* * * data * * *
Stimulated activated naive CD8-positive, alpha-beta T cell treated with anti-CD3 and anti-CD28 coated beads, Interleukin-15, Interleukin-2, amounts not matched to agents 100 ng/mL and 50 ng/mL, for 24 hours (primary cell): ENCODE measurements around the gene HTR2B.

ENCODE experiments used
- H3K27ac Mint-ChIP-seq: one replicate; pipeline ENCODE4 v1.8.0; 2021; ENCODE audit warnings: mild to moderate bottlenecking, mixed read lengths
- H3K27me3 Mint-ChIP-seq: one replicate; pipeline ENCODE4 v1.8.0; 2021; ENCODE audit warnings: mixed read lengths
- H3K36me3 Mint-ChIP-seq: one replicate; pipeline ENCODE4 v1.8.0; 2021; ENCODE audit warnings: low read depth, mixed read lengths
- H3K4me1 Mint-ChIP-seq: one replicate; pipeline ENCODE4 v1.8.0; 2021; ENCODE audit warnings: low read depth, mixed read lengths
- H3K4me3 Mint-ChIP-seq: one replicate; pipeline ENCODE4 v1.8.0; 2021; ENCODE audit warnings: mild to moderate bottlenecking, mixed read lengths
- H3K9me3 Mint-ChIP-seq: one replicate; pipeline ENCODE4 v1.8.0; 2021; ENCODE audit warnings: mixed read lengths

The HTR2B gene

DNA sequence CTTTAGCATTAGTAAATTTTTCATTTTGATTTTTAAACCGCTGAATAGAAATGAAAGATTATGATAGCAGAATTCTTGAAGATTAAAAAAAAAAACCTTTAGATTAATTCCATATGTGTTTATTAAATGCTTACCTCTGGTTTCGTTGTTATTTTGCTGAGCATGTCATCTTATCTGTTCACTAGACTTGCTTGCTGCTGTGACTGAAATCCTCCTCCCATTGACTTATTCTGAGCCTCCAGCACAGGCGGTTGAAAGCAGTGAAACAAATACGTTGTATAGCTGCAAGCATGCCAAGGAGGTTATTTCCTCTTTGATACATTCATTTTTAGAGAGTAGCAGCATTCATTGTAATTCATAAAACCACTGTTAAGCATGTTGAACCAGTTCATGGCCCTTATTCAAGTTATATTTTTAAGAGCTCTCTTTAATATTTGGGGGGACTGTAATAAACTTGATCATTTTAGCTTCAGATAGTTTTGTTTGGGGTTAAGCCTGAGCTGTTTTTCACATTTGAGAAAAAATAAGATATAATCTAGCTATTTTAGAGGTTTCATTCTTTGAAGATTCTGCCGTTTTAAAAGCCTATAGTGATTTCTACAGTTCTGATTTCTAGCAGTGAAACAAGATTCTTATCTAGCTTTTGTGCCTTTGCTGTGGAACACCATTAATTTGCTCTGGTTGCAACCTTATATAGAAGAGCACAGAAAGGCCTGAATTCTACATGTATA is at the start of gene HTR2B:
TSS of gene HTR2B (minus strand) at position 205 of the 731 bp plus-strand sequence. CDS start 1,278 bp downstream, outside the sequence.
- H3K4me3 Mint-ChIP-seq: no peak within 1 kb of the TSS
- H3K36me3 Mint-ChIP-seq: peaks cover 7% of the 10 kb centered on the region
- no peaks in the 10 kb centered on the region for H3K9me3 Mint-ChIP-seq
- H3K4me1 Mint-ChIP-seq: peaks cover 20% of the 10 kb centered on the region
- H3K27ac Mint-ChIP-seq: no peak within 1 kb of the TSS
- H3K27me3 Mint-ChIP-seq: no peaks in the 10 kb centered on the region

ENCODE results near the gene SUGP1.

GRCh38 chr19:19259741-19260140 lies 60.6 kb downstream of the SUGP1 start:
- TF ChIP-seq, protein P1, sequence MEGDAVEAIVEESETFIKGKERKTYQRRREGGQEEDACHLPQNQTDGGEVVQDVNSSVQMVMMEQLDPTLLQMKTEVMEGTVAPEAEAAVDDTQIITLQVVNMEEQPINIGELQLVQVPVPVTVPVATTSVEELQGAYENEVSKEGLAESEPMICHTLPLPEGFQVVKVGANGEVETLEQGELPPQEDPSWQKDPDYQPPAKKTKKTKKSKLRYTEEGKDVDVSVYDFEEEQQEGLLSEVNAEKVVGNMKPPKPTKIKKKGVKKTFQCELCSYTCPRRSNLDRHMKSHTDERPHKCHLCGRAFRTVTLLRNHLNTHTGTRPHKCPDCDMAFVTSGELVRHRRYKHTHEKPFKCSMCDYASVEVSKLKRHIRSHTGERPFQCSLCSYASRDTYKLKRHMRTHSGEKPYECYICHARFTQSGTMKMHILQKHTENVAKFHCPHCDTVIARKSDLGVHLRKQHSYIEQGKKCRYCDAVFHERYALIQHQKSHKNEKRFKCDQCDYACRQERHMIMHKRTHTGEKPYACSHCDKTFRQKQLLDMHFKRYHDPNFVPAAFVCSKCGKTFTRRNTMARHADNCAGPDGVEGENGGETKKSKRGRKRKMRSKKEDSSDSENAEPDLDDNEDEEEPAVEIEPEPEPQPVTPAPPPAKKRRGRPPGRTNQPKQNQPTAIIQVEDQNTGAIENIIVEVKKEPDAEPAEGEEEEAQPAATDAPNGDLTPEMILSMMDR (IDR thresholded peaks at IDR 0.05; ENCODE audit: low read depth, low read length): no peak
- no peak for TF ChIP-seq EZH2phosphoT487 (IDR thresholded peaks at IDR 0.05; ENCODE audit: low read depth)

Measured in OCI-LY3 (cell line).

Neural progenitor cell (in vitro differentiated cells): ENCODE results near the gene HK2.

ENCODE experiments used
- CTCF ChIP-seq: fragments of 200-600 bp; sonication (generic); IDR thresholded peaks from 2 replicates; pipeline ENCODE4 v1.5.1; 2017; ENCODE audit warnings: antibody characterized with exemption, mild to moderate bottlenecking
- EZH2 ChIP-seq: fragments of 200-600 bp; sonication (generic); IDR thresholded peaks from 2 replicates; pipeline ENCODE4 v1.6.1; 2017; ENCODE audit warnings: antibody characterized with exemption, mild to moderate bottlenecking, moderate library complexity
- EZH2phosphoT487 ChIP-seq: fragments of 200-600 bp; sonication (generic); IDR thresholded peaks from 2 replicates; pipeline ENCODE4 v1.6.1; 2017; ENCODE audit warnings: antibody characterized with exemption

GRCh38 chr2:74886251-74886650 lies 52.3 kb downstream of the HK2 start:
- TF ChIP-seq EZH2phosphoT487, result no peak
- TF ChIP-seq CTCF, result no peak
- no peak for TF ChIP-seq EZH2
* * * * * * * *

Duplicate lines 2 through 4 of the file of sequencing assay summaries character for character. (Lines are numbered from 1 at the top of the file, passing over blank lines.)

ENCODE experiments used
- H3K27ac Mint-ChIP-seq: one replicate; pipeline ENCODE4 v1.8.0; 2021; ENCODE audit warnings: mild to moderate bottlenecking, mixed read lengths
- H3K27me3 Mint-ChIP-seq: one replicate; pipeline ENCODE4 v1.8.0; 2021; ENCODE audit warnings: mixed read lengths